Newport's Old Quarter - The Arts & Culture Neighborhood

Tour the Old Quarter

While visiting Newport’s Old Quarter, park your car and take a walk through this living historic town whose culture and heritage still thrive. Explore its many sites preserved in time but alive in the present. Remember, some of these homes are private and still lived in today.

Newport Historical Society's Museum and Shop at the Brick Market
The perfect place to begin your visit to Newport’s Old Quarter.

Newport History Walking Tours
See Newport the way George Washington experienced it in 1781 with the Newport History Tours. 

Touro Synagogue
This oldest standing synagogue in the United States has been virtually unaltered since its dedication.

Newport Art Museum & Art Association
Home for the Museum since 1916, the Griswold House is a National Historic Landmark and an Official Project of Save America’s Treasures.

The Redwood Library & Athenćum
The Redwood Library and Athenćum is the oldest lending library in America, and the oldest library building in continuous use in the country.


The Whitehorne House
Features some of the best examples of Newport and Rhode Island furniture from the late 18th century.


The Great Friends Meeting House
(circa 1699)
Guided tours
This oldest surviving house of worship in Newport was built by the Quakers, whose “plain style” of living greatly influenced 18th-century life, as seen in the area’s architecture, decorative arts, and early landscape.


White Horse Tavern (circa 1673)
Open for lunch and dinner
One of America’s oldest taverns still in operation.


The Wanton-Lyman-Hazard House
(circa 1697)
Guided tours
The site of Newport’s 1765 Stamp Act riot, this house is the best example of early Colonial vernacular architecture in New England. Furnished with Colonial antiques, it also contains fine Colonial decorative arts.


The Seventh Day Baptist Meeting House
(circa 1730)
Guided tours
The oldest surviving Baptist church in America; its restored interior includes an intricately carved pulpit and stair.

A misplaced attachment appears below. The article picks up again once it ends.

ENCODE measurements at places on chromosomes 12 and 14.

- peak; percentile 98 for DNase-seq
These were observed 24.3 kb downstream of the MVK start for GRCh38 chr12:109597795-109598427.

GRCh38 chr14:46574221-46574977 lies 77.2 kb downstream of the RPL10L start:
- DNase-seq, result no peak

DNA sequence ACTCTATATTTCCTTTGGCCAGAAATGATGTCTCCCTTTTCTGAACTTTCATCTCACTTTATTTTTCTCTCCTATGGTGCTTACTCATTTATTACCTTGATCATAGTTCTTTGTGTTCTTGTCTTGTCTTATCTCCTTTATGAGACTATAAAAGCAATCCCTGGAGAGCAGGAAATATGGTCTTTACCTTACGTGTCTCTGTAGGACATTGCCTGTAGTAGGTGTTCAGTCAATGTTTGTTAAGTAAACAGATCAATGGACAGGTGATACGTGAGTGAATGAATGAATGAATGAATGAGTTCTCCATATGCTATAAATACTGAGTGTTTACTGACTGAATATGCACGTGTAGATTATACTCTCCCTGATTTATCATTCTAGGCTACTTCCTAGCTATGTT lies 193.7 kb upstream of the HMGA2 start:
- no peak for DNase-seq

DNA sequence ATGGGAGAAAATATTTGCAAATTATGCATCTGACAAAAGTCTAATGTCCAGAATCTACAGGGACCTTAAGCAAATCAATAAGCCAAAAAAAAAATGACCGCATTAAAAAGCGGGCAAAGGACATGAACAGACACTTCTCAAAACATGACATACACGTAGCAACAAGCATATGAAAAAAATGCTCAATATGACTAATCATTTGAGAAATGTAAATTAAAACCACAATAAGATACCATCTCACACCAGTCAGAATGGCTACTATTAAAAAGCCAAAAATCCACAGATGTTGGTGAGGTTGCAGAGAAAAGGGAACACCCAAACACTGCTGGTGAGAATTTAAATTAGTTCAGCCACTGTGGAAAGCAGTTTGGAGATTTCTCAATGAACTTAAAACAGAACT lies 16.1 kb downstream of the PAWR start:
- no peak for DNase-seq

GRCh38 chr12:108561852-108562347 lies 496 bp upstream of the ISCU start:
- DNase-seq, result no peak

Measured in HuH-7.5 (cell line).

The Newport Historical Society
(chartered 1854)
Devoted to preserving books, collections, manuscripts,
and objects pertaining to Newport's history.


Colonial Jewish Burying Ground
(circa 1677)
Served as the cemetery for New England’s Jews
throughout the 17th and 18th centuries.


The Newport Reading Room
(circa 1845)
Private members club


The Old Stone Mill, Touro Park
(around 1660)
For decades the mill was attributed to Viking explorers, although it was actually built for the first governor of Rhode Island, Benedict Arnold (great-grandfather of the patriot/ traitor), who once had lived near a similar windmill in England.


Trinity Church (circa 1726)
The various shapes and sizes of its box pews reflect the individuality of the congregation’s original members.


The Armory (chartered 1741)
The Artillery Company, a ceremonial unit of the Rhode Island Militia, was chartered in 1741 by Britain’s King George II. The company in 1845 built the Armory, which is now a museum.


Newport Restoration Foundation Hedquarters
(circa 1801)
Located in the Wilbour-Ellery House, which Joshua Wilbour built around 1801 and quickly sold to William Ellery Jr., son of one of Rhode Island's two signers of the Declaration of Independence.


Private Colonial homes of the NRF
(circa 1628-1899)
This remarkable collection of Colonial houses, all owned and meticulously maintained by the Newport Restoration Foundation, represent early Rhode Island architecture and are privately rented. Learn more about these buildings’ heritage on a guided walking tour. For more information go to to
Tel 401-841-8770

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